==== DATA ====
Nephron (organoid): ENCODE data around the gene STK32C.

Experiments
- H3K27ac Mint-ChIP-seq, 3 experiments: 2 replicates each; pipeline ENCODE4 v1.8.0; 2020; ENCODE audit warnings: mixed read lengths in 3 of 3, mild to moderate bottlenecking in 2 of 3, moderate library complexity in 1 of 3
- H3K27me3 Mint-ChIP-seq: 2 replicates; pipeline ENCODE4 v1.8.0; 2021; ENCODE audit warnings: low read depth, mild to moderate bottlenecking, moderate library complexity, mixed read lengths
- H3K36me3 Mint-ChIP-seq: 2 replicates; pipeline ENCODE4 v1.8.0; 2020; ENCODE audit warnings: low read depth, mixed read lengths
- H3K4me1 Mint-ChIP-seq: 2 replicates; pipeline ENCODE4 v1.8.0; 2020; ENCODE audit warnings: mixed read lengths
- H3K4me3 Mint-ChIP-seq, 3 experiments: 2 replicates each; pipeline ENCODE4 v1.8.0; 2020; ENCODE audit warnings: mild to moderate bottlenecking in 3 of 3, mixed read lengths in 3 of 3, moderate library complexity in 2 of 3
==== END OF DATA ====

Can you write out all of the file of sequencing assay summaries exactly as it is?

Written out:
Nephron (organoid): ENCODE data around the gene STK32C.

Experiments
- H3K27ac Mint-ChIP-seq, 3 experiments: 2 replicates each; pipeline ENCODE4 v1.8.0; 2020; ENCODE audit warnings: mixed read lengths in 3 of 3, mild to moderate bottlenecking in 2 of 3, moderate library complexity in 1 of 3
- H3K27me3 Mint-ChIP-seq: 2 replicates; pipeline ENCODE4 v1.8.0; 2021; ENCODE audit warnings: low read depth, mild to moderate bottlenecking, moderate library complexity, mixed read lengths
- H3K36me3 Mint-ChIP-seq: 2 replicates; pipeline ENCODE4 v1.8.0; 2020; ENCODE audit warnings: low read depth, mixed read lengths
- H3K4me1 Mint-ChIP-seq: 2 replicates; pipeline ENCODE4 v1.8.0; 2020; ENCODE audit warnings: mixed read lengths
- H3K4me3 Mint-ChIP-seq, 3 experiments: 2 replicates each; pipeline ENCODE4 v1.8.0; 2020; ENCODE audit warnings: mild to moderate bottlenecking in 3 of 3, mixed read lengths in 3 of 3, moderate library complexity in 2 of 3